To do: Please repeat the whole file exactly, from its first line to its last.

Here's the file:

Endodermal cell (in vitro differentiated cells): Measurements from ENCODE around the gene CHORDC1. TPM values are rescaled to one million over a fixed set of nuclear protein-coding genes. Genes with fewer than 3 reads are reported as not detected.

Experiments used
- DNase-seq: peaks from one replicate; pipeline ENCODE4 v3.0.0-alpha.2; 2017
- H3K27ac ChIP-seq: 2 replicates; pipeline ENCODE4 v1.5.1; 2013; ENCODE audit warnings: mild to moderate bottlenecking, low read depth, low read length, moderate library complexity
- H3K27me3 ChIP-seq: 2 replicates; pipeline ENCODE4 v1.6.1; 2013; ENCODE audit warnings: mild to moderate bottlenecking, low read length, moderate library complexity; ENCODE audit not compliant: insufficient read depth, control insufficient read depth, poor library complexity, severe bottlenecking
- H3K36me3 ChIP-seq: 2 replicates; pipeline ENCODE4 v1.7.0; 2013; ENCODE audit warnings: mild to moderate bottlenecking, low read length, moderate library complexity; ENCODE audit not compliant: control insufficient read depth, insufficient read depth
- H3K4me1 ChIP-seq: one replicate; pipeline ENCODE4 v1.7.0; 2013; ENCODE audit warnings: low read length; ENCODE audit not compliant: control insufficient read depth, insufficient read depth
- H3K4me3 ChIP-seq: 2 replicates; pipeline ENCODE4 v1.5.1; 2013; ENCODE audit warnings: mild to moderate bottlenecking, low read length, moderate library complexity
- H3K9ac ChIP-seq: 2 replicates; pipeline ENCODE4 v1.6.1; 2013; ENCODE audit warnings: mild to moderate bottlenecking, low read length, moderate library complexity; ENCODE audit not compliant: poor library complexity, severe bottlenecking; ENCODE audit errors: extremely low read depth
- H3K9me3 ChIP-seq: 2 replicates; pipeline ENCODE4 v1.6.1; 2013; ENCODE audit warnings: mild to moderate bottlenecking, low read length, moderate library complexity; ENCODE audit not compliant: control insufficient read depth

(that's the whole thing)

Endodermal cell (in vitro differentiated cells): Measurements from ENCODE around the gene CHORDC1. TPM values are rescaled to one million over a fixed set of nuclear protein-coding genes. Genes with fewer than 3 reads are reported as not detected.

Experiments used
- DNase-seq: peaks from one replicate; pipeline ENCODE4 v3.0.0-alpha.2; 2017
- H3K27ac ChIP-seq: 2 replicates; pipeline ENCODE4 v1.5.1; 2013; ENCODE audit warnings: mild to moderate bottlenecking, low read depth, low read length, moderate library complexity
- H3K27me3 ChIP-seq: 2 replicates; pipeline ENCODE4 v1.6.1; 2013; ENCODE audit warnings: mild to moderate bottlenecking, low read length, moderate library complexity; ENCODE audit not compliant: insufficient read depth, control insufficient read depth, poor library complexity, severe bottlenecking
- H3K36me3 ChIP-seq: 2 replicates; pipeline ENCODE4 v1.7.0; 2013; ENCODE audit warnings: mild to moderate bottlenecking, low read length, moderate library complexity; ENCODE audit not compliant: control insufficient read depth, insufficient read depth
- H3K4me1 ChIP-seq: one replicate; pipeline ENCODE4 v1.7.0; 2013; ENCODE audit warnings: low read length; ENCODE audit not compliant: control insufficient read depth, insufficient read depth
- H3K4me3 ChIP-seq: 2 replicates; pipeline ENCODE4 v1.5.1; 2013; ENCODE audit warnings: mild to moderate bottlenecking, low read length, moderate library complexity
- H3K9ac ChIP-seq: 2 replicates; pipeline ENCODE4 v1.6.1; 2013; ENCODE audit warnings: mild to moderate bottlenecking, low read length, moderate library complexity; ENCODE audit not compliant: poor library complexity, severe bottlenecking; ENCODE audit errors: extremely low read depth
- H3K9me3 ChIP-seq: 2 replicates; pipeline ENCODE4 v1.6.1; 2013; ENCODE audit warnings: mild to moderate bottlenecking, low read length, moderate library complexity; ENCODE audit not compliant: control insufficient read depth